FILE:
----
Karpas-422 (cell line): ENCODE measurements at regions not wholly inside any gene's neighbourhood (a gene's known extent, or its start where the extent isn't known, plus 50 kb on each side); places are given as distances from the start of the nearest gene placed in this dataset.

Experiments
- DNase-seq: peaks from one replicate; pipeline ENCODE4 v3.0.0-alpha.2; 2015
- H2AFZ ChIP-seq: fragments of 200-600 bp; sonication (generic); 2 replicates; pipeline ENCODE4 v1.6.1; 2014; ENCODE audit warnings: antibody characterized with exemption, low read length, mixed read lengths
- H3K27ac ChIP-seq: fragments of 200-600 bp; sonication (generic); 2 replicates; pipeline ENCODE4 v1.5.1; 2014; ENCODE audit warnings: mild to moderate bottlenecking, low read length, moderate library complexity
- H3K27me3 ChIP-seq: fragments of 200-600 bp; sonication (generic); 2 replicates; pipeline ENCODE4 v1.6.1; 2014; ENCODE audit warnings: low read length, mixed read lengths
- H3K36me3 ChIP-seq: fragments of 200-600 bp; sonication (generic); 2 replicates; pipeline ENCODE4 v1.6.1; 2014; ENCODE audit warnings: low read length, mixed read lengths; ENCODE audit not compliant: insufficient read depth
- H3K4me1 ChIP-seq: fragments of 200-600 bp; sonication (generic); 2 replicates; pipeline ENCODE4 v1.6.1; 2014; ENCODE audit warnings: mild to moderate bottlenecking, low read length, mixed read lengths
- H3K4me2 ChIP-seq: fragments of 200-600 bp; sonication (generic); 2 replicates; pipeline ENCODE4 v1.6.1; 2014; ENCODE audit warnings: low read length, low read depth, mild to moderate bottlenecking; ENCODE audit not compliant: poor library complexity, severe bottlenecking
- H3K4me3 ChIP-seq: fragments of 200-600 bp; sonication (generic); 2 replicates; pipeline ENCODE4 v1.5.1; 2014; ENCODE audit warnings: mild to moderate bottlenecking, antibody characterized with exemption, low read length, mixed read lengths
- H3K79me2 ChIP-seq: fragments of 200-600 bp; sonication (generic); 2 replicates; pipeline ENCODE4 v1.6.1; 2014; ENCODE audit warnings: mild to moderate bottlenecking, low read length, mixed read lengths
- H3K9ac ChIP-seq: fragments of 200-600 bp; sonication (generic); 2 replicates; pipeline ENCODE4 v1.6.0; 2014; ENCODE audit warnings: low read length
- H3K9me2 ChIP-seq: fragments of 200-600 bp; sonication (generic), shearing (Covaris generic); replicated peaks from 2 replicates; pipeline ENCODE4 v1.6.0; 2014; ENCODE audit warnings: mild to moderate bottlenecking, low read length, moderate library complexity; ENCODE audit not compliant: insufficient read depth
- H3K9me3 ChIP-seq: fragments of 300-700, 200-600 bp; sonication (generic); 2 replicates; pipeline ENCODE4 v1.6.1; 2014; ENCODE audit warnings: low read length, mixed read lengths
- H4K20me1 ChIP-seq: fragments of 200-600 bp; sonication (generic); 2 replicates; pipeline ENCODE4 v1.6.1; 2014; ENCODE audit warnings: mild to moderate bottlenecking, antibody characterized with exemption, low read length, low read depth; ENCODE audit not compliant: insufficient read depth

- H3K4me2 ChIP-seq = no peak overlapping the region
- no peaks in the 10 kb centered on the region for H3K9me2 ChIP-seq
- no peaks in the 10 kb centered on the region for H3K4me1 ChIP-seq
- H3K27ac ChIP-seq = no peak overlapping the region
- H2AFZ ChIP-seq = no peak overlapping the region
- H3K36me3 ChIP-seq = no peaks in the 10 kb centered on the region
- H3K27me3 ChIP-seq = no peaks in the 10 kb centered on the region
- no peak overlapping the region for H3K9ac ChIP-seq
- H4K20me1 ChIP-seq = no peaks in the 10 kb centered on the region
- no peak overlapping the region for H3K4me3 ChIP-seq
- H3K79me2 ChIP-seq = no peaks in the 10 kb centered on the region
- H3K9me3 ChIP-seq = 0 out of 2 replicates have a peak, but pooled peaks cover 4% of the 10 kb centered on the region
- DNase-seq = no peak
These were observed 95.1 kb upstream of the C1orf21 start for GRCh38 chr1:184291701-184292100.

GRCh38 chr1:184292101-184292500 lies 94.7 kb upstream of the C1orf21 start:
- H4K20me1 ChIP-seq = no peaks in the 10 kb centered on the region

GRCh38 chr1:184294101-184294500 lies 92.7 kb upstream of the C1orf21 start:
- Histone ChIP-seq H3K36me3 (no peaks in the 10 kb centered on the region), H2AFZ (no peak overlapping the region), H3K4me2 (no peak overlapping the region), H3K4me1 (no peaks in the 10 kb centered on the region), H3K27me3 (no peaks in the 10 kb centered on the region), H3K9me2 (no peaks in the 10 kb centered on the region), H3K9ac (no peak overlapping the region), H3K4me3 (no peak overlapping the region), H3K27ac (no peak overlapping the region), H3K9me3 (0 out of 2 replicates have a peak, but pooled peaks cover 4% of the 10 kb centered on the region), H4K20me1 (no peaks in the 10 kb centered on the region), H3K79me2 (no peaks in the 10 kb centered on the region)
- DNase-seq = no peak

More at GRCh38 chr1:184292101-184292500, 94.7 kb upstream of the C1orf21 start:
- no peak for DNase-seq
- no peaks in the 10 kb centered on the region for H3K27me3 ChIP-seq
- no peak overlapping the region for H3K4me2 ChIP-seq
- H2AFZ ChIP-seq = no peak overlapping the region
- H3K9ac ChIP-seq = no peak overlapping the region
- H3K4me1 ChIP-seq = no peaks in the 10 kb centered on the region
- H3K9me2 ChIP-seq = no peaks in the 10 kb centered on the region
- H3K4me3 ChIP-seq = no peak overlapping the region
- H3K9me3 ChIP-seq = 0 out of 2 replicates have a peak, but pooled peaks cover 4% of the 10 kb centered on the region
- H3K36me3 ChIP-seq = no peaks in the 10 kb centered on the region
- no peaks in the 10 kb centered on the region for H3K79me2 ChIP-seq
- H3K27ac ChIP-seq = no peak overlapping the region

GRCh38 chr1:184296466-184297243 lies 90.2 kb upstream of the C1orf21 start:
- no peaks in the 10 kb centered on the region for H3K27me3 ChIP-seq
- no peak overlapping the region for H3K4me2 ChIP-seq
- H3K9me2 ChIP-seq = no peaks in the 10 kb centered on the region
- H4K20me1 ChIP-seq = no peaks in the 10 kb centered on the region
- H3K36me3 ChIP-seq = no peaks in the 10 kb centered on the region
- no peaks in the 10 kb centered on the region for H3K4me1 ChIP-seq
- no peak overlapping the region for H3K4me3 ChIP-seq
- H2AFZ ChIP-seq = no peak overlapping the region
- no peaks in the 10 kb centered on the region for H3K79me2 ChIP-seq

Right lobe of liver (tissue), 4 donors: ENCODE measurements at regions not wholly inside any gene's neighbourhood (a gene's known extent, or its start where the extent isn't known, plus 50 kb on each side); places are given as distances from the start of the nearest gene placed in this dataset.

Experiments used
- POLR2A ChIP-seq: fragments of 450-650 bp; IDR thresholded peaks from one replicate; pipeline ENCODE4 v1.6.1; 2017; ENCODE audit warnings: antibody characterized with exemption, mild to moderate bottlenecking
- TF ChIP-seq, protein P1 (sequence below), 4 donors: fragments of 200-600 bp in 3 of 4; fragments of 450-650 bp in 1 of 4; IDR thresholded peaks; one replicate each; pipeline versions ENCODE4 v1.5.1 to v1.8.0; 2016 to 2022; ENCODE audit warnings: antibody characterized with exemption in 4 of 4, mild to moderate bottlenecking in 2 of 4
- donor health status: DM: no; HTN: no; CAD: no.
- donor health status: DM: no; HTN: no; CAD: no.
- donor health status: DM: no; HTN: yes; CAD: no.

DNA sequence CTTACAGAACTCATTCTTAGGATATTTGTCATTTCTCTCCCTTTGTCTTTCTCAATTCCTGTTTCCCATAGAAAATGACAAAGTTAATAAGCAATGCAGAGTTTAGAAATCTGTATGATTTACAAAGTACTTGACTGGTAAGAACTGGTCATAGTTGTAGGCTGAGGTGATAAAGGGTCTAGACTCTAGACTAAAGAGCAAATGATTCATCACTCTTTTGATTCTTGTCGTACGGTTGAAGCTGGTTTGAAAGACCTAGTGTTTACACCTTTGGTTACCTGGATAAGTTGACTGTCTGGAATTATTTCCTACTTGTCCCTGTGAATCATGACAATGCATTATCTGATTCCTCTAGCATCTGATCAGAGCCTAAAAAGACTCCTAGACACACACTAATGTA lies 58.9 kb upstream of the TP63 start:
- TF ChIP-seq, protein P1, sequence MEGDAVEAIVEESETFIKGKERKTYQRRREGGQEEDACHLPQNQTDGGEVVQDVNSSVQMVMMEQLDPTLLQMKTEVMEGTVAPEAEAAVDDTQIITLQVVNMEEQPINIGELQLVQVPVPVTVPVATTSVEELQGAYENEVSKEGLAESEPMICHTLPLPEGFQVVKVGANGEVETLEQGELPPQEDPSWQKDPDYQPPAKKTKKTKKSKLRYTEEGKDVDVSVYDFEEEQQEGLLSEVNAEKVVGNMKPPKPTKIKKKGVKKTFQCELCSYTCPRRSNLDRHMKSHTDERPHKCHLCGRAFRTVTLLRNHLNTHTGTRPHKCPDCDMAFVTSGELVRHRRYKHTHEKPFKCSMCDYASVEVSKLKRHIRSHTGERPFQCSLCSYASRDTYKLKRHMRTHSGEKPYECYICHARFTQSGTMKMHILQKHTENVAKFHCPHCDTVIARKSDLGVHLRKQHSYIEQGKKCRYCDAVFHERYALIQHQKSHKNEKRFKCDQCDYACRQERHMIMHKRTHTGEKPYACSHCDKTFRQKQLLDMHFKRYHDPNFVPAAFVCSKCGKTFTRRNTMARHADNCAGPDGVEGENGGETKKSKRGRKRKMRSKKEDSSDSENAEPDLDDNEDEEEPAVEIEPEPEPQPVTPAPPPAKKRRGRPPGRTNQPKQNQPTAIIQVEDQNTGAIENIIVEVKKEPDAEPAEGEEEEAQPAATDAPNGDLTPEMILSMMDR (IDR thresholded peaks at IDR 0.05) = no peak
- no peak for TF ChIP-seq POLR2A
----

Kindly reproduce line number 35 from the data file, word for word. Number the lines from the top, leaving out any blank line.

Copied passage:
More at GRCh38 chr1:184292101-184292500, 94.7 kb upstream of the C1orf21 start: